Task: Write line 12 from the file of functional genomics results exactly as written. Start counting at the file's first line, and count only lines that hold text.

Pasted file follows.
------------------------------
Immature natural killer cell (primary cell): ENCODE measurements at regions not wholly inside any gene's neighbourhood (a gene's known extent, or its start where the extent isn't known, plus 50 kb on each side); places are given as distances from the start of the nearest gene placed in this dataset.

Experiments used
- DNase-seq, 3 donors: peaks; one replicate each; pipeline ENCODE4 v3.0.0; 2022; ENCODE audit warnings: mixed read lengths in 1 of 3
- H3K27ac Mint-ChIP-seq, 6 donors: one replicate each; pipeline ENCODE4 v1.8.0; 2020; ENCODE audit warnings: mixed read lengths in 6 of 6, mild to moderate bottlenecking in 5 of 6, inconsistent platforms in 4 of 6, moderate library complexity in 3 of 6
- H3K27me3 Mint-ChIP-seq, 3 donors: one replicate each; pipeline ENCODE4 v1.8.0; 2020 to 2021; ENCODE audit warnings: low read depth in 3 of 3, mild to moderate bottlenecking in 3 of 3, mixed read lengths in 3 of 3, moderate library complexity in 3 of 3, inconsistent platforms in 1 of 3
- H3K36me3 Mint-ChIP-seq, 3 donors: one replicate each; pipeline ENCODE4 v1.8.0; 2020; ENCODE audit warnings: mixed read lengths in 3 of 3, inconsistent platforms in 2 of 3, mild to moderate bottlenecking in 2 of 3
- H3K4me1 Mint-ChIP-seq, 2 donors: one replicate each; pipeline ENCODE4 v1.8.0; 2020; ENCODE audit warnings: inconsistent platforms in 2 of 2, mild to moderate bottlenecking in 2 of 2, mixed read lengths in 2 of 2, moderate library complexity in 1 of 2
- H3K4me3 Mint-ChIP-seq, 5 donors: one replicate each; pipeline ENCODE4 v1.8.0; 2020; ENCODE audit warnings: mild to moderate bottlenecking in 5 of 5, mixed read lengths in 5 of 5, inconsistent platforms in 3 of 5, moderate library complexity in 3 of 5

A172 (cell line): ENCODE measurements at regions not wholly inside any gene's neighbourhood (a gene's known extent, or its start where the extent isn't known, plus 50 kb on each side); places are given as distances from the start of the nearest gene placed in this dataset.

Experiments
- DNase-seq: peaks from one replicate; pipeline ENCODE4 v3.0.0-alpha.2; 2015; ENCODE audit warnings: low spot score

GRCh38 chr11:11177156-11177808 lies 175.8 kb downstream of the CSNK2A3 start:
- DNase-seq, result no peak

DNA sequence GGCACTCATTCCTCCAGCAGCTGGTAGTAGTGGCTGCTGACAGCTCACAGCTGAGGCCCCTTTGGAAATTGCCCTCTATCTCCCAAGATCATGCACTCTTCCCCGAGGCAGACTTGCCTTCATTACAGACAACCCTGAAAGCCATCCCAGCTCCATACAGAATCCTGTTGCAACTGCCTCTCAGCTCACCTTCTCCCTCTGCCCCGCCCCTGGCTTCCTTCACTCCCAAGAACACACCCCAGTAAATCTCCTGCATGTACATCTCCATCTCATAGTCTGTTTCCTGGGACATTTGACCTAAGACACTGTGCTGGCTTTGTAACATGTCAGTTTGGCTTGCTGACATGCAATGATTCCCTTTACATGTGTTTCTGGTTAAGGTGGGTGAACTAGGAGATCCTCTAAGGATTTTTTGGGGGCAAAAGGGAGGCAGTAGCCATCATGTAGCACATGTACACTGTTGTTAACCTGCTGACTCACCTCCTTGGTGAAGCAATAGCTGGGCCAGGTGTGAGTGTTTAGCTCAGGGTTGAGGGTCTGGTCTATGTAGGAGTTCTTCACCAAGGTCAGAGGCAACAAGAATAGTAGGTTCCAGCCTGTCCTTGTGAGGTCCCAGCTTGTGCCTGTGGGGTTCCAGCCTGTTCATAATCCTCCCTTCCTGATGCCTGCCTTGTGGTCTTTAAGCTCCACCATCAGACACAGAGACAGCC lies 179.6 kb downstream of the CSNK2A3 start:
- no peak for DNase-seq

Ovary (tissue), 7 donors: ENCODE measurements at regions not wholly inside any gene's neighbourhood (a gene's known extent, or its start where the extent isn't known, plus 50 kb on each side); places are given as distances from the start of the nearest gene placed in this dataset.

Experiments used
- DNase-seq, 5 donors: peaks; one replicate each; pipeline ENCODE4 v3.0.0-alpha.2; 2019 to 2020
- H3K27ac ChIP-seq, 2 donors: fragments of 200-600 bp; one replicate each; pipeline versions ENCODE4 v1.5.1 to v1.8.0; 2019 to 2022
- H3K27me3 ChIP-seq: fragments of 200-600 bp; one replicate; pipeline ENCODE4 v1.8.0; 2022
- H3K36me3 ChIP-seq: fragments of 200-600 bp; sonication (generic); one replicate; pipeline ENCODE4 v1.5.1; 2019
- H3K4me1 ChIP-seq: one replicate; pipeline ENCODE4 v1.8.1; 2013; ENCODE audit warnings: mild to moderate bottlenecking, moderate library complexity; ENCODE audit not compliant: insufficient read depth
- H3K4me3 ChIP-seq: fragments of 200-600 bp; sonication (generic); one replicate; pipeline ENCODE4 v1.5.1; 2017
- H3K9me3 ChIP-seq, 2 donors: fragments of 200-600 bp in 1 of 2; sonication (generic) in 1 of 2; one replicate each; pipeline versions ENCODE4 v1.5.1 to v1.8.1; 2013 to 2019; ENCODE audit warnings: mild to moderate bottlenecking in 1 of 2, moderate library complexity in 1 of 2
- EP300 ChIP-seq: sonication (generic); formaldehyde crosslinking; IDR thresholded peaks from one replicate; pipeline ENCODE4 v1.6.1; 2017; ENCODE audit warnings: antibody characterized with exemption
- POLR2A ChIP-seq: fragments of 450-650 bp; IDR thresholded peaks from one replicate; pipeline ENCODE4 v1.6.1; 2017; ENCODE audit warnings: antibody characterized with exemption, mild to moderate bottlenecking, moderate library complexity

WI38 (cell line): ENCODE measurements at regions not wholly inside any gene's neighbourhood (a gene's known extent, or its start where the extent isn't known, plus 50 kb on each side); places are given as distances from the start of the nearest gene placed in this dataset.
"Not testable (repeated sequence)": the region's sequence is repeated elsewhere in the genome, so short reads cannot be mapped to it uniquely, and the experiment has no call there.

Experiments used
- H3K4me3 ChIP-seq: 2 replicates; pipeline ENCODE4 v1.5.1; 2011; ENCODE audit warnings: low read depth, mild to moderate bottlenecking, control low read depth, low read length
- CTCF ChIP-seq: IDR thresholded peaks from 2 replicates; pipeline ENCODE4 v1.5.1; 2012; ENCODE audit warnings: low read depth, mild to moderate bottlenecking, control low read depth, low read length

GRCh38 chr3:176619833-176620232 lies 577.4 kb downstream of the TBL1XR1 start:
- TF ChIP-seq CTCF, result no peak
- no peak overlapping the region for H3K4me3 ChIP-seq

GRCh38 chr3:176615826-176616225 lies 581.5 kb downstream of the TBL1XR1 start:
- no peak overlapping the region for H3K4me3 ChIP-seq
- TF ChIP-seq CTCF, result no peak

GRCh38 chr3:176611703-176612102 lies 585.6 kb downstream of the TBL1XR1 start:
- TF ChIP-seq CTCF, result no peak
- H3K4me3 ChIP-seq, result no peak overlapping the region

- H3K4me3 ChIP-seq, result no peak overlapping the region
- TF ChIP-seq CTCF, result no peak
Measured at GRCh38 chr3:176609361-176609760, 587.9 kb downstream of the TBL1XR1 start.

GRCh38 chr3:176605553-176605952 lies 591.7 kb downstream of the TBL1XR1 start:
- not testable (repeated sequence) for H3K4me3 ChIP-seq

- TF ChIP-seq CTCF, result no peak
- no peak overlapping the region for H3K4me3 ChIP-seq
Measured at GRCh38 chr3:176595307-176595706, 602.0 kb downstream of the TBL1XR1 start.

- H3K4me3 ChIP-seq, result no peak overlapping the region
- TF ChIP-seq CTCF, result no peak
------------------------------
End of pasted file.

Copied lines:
GRCh38 chr11:11177156-11177808 lies 175.8 kb downstream of the CSNK2A3 start: